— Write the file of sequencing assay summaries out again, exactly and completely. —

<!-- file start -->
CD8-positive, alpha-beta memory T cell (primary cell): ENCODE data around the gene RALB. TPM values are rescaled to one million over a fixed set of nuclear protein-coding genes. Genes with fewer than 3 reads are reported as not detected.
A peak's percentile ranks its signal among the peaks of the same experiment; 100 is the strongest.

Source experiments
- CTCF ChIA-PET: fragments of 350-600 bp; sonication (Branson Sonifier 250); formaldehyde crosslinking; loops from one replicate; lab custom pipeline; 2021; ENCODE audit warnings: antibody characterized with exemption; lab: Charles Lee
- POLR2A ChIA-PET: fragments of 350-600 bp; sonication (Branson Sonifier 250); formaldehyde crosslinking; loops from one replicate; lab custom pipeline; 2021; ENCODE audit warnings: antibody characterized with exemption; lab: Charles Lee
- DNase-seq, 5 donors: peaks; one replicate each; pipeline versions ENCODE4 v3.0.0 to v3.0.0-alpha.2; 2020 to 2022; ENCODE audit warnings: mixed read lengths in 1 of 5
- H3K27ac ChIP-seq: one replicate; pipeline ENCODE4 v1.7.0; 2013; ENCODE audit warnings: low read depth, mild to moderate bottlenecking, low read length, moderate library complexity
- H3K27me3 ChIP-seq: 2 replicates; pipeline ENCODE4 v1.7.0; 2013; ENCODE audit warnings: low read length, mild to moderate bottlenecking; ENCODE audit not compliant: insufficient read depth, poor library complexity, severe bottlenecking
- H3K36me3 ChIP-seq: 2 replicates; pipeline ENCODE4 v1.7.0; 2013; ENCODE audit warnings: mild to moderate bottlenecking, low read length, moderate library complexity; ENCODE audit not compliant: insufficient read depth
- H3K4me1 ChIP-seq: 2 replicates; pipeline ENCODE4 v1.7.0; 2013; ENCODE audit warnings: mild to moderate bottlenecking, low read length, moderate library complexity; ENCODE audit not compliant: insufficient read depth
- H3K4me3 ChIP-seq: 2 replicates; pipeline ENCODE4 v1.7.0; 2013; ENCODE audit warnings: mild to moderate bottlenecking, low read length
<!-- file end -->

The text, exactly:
CD8-positive, alpha-beta memory T cell (primary cell): ENCODE data around the gene RALB. TPM values are rescaled to one million over a fixed set of nuclear protein-coding genes. Genes with fewer than 3 reads are reported as not detected.
A peak's percentile ranks its signal among the peaks of the same experiment; 100 is the strongest.

Source experiments
- CTCF ChIA-PET: fragments of 350-600 bp; sonication (Branson Sonifier 250); formaldehyde crosslinking; loops from one replicate; lab custom pipeline; 2021; ENCODE audit warnings: antibody characterized with exemption; lab: Charles Lee
- POLR2A ChIA-PET: fragments of 350-600 bp; sonication (Branson Sonifier 250); formaldehyde crosslinking; loops from one replicate; lab custom pipeline; 2021; ENCODE audit warnings: antibody characterized with exemption; lab: Charles Lee
- DNase-seq, 5 donors: peaks; one replicate each; pipeline versions ENCODE4 v3.0.0 to v3.0.0-alpha.2; 2020 to 2022; ENCODE audit warnings: mixed read lengths in 1 of 5
- H3K27ac ChIP-seq: one replicate; pipeline ENCODE4 v1.7.0; 2013; ENCODE audit warnings: low read depth, mild to moderate bottlenecking, low read length, moderate library complexity
- H3K27me3 ChIP-seq: 2 replicates; pipeline ENCODE4 v1.7.0; 2013; ENCODE audit warnings: low read length, mild to moderate bottlenecking; ENCODE audit not compliant: insufficient read depth, poor library complexity, severe bottlenecking
- H3K36me3 ChIP-seq: 2 replicates; pipeline ENCODE4 v1.7.0; 2013; ENCODE audit warnings: mild to moderate bottlenecking, low read length, moderate library complexity; ENCODE audit not compliant: insufficient read depth
- H3K4me1 ChIP-seq: 2 replicates; pipeline ENCODE4 v1.7.0; 2013; ENCODE audit warnings: mild to moderate bottlenecking, low read length, moderate library complexity; ENCODE audit not compliant: insufficient read depth
- H3K4me3 ChIP-seq: 2 replicates; pipeline ENCODE4 v1.7.0; 2013; ENCODE audit warnings: mild to moderate bottlenecking, low read length